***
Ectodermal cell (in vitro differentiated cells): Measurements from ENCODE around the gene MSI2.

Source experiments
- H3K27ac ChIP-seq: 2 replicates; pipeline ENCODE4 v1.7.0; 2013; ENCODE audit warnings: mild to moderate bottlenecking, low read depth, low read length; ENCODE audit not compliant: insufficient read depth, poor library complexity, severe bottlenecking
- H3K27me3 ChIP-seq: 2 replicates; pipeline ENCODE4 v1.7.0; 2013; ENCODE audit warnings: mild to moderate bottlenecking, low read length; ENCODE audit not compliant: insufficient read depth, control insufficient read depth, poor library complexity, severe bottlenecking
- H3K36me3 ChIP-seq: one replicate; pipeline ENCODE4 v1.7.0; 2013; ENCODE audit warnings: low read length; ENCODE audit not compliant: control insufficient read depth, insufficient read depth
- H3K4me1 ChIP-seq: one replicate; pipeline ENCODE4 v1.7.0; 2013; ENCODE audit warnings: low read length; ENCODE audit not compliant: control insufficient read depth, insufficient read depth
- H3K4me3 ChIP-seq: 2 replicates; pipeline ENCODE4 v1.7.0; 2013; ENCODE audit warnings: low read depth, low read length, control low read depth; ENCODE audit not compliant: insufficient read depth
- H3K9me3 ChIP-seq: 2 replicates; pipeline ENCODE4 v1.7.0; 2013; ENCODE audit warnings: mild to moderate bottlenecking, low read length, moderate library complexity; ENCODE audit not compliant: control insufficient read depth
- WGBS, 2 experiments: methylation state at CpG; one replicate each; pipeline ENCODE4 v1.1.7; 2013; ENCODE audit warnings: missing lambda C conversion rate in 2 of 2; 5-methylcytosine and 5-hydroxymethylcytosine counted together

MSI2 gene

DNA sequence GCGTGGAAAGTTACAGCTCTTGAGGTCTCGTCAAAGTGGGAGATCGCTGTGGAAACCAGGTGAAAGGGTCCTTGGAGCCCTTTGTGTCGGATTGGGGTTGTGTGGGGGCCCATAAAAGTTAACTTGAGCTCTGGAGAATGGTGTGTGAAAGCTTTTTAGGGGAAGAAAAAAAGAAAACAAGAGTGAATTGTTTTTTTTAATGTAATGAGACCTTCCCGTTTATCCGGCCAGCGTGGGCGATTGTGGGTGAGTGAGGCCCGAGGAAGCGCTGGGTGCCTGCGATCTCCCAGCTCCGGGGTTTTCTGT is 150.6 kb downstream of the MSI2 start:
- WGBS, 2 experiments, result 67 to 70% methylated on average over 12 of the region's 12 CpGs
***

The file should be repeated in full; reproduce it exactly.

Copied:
Ectodermal cell (in vitro differentiated cells): Measurements from ENCODE around the gene MSI2.

Source experiments
- H3K27ac ChIP-seq: 2 replicates; pipeline ENCODE4 v1.7.0; 2013; ENCODE audit warnings: mild to moderate bottlenecking, low read depth, low read length; ENCODE audit not compliant: insufficient read depth, poor library complexity, severe bottlenecking
- H3K27me3 ChIP-seq: 2 replicates; pipeline ENCODE4 v1.7.0; 2013; ENCODE audit warnings: mild to moderate bottlenecking, low read length; ENCODE audit not compliant: insufficient read depth, control insufficient read depth, poor library complexity, severe bottlenecking
- H3K36me3 ChIP-seq: one replicate; pipeline ENCODE4 v1.7.0; 2013; ENCODE audit warnings: low read length; ENCODE audit not compliant: control insufficient read depth, insufficient read depth
- H3K4me1 ChIP-seq: one replicate; pipeline ENCODE4 v1.7.0; 2013; ENCODE audit warnings: low read length; ENCODE audit not compliant: control insufficient read depth, insufficient read depth
- H3K4me3 ChIP-seq: 2 replicates; pipeline ENCODE4 v1.7.0; 2013; ENCODE audit warnings: low read depth, low read length, control low read depth; ENCODE audit not compliant: insufficient read depth
- H3K9me3 ChIP-seq: 2 replicates; pipeline ENCODE4 v1.7.0; 2013; ENCODE audit warnings: mild to moderate bottlenecking, low read length, moderate library complexity; ENCODE audit not compliant: control insufficient read depth
- WGBS, 2 experiments: methylation state at CpG; one replicate each; pipeline ENCODE4 v1.1.7; 2013; ENCODE audit warnings: missing lambda C conversion rate in 2 of 2; 5-methylcytosine and 5-hydroxymethylcytosine counted together

MSI2 gene

DNA sequence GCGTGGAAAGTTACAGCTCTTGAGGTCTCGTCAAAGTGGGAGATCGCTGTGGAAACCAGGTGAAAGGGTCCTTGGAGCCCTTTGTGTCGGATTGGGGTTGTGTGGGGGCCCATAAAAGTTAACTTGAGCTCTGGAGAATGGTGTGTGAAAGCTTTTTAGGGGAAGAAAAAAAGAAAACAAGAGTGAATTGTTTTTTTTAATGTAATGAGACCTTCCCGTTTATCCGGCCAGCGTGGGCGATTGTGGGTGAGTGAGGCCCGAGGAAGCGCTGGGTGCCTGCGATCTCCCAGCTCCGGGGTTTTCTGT is 150.6 kb downstream of the MSI2 start:
- WGBS, 2 experiments, result 67 to 70% methylated on average over 12 of the region's 12 CpGs